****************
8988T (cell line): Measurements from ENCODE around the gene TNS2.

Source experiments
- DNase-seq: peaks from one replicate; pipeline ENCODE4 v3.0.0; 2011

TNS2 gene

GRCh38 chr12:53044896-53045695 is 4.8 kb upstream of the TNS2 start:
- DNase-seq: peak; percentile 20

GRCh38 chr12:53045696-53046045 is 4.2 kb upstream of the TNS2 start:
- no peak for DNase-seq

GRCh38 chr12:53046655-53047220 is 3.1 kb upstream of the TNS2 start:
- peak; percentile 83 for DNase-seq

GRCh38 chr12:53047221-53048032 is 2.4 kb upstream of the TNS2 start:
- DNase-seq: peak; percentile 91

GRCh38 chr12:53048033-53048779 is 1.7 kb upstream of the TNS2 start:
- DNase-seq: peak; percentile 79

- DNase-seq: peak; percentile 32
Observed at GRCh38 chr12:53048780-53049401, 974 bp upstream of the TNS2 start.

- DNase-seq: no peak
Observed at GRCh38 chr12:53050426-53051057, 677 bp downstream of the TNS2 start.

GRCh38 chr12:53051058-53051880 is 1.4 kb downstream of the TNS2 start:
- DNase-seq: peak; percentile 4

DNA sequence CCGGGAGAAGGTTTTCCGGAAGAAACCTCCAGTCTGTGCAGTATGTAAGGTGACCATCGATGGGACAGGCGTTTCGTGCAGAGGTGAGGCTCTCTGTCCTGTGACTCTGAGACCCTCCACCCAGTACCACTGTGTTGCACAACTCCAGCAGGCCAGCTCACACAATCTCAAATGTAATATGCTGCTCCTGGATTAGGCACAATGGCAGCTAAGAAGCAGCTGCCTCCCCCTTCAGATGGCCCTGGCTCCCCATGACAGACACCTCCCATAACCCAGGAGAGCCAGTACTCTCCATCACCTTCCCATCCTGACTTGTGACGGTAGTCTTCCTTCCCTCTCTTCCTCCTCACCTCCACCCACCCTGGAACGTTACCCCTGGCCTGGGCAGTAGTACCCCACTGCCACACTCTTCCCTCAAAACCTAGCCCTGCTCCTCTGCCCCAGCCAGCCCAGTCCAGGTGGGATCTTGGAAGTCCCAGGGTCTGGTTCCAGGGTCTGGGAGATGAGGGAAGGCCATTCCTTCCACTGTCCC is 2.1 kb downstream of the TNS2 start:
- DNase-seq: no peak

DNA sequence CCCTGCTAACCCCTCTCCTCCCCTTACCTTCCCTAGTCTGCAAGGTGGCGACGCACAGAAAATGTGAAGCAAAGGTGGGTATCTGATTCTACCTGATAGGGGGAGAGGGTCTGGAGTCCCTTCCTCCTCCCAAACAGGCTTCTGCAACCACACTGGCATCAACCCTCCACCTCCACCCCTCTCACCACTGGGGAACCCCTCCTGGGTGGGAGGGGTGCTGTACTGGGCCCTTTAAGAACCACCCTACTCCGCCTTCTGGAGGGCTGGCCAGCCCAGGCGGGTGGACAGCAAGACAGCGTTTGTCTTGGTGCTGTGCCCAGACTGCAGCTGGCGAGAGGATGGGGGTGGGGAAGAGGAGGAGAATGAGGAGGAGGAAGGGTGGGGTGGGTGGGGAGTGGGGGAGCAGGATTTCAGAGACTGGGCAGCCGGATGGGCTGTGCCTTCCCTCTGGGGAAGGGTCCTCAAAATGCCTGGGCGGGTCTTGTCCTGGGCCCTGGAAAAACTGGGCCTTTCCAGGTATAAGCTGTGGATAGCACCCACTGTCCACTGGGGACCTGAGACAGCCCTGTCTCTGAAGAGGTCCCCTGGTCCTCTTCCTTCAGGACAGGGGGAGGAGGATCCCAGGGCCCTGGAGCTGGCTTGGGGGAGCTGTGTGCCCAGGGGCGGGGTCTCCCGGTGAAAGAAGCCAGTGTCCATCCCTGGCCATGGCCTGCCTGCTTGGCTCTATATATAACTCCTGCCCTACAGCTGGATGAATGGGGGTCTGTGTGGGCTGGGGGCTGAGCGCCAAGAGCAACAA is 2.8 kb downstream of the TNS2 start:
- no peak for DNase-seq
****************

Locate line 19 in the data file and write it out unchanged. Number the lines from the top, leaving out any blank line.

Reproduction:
GRCh38 chr12:53051058-53051880 is 1.4 kb downstream of the TNS2 start: